Georgia Senate lawmakers give final passage to bill to loosen health permit rules

ATLANTA (AP) — Georgia lawmakers on Thursday agreed on a plan to loosen some parts of the state’s health care permitting law.

The House and Senate gave final passage to House Bill 1339, sending it to Gov. Brian Kemp for his approval or veto.

The measure would allow the historically Black Morehouse School of Medicine to open a hospital in central Atlanta that could provide services once offered by the now-shuttered Atlanta Medical Center. It would also allow a hospital to open without a permit in any rural county where a prior hospital has been closed for more than 12 months. That could allow a hospital in the southwest Georgia town of Cuthbert that closed in 2020 to reopen.

Certificates of need, in place in Georgia since the 1970s, require someone who wants to build a health facility or offer new services to prove an expansion is needed. The permits are meant to prevent overspending that would increase health care costs. Lt. Gov. Burt Jones, a Republican, has made it a priority to cut back or eliminate the rules, A standoff between Jones and House Speaker Jon Burns last year partly revolved around a plan to build a new hospital in Butts County, where Jones lives. The existing hospital there opposes the plan.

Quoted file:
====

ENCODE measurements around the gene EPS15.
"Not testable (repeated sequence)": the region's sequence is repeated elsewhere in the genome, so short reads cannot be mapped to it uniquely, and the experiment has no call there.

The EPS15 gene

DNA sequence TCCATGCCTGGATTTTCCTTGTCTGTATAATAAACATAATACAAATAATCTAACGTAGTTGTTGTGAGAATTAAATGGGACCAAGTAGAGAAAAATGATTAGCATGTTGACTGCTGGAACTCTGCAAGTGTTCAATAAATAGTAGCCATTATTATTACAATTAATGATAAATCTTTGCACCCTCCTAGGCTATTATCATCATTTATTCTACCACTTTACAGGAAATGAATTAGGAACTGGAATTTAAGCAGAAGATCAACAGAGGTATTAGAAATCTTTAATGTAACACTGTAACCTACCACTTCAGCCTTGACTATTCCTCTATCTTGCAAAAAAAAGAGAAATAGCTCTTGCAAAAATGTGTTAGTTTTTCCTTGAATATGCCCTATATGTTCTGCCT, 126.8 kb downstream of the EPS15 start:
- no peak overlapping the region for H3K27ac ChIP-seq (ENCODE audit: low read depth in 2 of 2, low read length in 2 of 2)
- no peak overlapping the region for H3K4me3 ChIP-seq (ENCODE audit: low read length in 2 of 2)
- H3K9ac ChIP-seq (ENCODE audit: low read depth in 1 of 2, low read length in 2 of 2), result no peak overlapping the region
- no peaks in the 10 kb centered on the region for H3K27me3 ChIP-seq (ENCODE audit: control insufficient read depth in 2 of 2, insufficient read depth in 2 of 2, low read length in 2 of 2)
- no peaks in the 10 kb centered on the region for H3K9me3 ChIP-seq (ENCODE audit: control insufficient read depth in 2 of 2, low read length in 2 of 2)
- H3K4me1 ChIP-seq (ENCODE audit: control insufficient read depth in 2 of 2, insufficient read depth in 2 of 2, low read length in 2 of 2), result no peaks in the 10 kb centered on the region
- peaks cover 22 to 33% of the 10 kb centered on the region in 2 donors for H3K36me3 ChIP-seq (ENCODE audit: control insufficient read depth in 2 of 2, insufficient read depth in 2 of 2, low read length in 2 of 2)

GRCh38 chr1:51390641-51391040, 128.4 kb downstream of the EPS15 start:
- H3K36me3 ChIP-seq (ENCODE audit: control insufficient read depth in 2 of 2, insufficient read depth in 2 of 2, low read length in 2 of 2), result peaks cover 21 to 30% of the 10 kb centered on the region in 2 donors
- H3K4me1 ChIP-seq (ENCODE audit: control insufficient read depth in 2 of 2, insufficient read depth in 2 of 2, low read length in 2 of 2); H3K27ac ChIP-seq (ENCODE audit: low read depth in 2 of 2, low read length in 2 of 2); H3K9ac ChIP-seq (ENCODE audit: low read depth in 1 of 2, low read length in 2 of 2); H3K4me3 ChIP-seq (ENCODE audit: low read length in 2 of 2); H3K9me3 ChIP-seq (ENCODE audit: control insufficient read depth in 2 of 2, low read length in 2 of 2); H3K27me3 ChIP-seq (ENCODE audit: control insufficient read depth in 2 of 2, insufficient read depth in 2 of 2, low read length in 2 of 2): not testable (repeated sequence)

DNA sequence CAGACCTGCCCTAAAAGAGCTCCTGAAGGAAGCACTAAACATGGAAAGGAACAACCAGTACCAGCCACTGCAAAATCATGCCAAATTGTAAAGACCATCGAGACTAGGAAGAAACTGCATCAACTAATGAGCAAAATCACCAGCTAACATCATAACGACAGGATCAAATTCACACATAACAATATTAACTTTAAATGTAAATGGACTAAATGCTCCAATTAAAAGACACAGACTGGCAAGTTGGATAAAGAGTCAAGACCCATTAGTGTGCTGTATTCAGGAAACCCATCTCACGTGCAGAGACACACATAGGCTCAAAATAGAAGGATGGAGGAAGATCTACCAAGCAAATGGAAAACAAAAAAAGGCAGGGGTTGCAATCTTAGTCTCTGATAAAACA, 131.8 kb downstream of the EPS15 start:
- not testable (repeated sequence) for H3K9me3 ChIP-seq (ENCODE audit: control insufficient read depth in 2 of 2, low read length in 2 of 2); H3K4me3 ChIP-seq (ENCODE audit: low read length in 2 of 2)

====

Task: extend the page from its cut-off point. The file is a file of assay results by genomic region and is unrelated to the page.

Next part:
“For decades, CON laws have unfortunately represented a barrier to expanding quality healthcare,” Jones said in a statement Thursday “Today, we took a step towards reforming CON in Georgia and alleviating the roadblocks Georgians face in their efforts to receive accessible and quality healthcare.”

The House rejected some of the changes the Senate sought, such as allowing outpatient surgery centers to serve multiple medical specialties without a permit, and allowing new imaging centers to open without a permit.

House members agreed to let outpatient birthing centers open without permits. The bill would let new hospitals be built in counties with less than 50,000 residents, as long as they agree to provide a certain amount of charity care, join the statewide trauma system and provide psychiatric services. It also would remove dollar caps on how much existing hospitals can spend on buildings or equipment, as long as they’re not offering new services, and make it easier to transfer beds between campuses or move the hospital.

Jeff Amy covers Georgia politics and government.